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South Sudan Pulls Top Envoys From 7 Nations


A South Sudanese arrives to register for a passport or a temporary travel document at the South Sudanese Embassy in Khartoum, April 9, 2012.

South Sudan is recalling its top diplomats from seven countries, but says the recalls have nothing to do with the country's economic crisis.

The crisis, sparked by three and a half years of civil war, has left South Sudan's government strapped for cash, and most of the country's envoys around the world have not received salaries for up to six months.

A letter dated June 14, signed by Minister for Foreign Affairs Deng Alor, gave 60 days' notice to ambassadors in Britain, Sudan and Uganda, as well as the heads of missions in Germany, India, Eritrea and Egypt to report back to Juba.

The ministry's spokesman, Mawein Makol Ariik, confirmed the government is recalling some of its envoys but denies the decision is connected to economic problems.

Oil sales are down

He told VOA's South Sudan in Focus that the recall is part of a “normal process” that all ambassadors undergo.

“Each and every ambassador has to stay outside for a certain period of time and come back to the headquarters to come and serve here,” he said Wednesday. “And other persons from the headquarters go out also to go and do services to the country outside. So any ambassador that you are hearing is coming back, is coming back because their term has just finished outside.”

The ongoing war has reduced government revenue from oil sales, South Sudan's main source of external revenue.

Ariik admits the economic crisis has affected the operations of South Sudan's 29 embassies during the past six months.

He said that in late March, some of South Sudan's embassies, including the one in London, were given an ultimatum to pay rent arrears or be evicted.

London office moved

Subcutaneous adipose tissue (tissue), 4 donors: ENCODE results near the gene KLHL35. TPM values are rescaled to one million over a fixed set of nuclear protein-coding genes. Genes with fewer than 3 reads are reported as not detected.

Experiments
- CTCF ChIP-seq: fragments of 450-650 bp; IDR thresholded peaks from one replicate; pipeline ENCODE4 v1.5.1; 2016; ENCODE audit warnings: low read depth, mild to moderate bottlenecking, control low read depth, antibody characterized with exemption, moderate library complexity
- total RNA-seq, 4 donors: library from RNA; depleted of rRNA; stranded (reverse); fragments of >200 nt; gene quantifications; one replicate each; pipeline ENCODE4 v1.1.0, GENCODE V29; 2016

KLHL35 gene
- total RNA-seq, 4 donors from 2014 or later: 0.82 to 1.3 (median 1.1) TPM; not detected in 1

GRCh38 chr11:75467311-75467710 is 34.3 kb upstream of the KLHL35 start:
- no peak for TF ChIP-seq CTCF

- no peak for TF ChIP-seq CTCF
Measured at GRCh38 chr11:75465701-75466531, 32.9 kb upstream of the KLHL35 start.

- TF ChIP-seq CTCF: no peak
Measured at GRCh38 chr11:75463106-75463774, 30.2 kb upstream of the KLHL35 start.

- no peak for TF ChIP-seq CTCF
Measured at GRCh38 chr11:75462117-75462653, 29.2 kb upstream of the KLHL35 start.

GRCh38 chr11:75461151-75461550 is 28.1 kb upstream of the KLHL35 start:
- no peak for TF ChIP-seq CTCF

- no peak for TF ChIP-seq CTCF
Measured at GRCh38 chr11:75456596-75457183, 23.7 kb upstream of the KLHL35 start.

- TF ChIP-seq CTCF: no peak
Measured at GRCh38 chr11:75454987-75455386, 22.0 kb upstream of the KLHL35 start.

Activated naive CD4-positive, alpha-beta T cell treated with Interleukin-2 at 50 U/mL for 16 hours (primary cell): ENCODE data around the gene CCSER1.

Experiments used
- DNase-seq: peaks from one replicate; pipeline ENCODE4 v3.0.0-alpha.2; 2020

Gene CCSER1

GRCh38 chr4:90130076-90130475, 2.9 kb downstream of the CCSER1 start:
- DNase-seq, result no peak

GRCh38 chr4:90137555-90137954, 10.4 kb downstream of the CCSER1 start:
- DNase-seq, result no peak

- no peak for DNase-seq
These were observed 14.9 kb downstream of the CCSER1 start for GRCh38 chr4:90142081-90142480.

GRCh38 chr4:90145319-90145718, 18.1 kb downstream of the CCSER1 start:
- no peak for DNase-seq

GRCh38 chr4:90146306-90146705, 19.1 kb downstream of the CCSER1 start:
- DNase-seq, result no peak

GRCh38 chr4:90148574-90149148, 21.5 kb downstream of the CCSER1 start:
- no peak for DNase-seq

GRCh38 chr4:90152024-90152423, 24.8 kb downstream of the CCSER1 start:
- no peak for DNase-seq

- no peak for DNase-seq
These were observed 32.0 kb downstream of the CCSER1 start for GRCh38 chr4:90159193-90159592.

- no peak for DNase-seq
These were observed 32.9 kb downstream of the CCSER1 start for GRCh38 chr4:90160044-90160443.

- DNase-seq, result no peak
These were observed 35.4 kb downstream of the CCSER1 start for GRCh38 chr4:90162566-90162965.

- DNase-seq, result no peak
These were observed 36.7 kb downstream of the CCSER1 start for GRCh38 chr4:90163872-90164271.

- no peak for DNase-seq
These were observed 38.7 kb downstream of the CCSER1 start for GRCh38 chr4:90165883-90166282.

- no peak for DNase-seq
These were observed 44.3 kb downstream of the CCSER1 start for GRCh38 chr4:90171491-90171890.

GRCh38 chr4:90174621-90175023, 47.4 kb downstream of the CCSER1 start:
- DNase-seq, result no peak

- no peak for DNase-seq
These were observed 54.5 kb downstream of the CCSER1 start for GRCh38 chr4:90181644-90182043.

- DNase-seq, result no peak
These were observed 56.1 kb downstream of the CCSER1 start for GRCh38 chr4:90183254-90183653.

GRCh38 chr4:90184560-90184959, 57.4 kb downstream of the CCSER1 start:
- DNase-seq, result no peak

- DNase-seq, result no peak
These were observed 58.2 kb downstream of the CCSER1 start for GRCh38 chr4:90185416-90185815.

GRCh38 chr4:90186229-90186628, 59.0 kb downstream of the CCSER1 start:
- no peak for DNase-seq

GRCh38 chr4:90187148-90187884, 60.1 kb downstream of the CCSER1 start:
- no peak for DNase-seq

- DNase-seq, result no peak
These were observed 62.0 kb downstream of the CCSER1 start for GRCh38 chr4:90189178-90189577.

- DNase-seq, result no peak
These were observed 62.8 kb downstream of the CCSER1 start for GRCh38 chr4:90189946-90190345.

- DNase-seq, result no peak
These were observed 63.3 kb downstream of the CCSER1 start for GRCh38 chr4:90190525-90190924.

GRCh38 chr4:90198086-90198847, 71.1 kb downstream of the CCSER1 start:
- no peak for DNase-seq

A diplomat at South Sudan's embassy in London said the embassy since has moved to a new building, and that rents for June, July and August were paid in advance.

AriIk says the government still needs to make rent payments for several other embassies.

“At the moment you see difficulties here in the country; also you expect to have difficulties with the embassies because it is a budget that comes out from the overall budget of the country," he said. “And that is why most of our embassies for the last 6-5 months have been having difficulties of getting salaries on time. But the government is working to make sure that now this thing is streamlined and salaries will be paid on time.”

South Sudanese diplomats in Washington were last paid in April this year after going four months without salaries.

The outgoing South Sudanese Ambassador to Sudan, Mayen Dut Wol, confirms he is among the diplomats being recalled to Juba.

'Normal routine'

Speaking by phone from the Sudanese capital Khartoum, Wol says it is “just a normal routine for the ministry” and he believes it is time for another person to take over his role in Khartoum.

“If your time is finished you can be called back to the headquarters (and) you can even be deployed to other areas,” said Wol.

When asked about the delays in payment of salaries, Wol says he understands the economic crisis facing South Sudan in general, and he declined to comment further.

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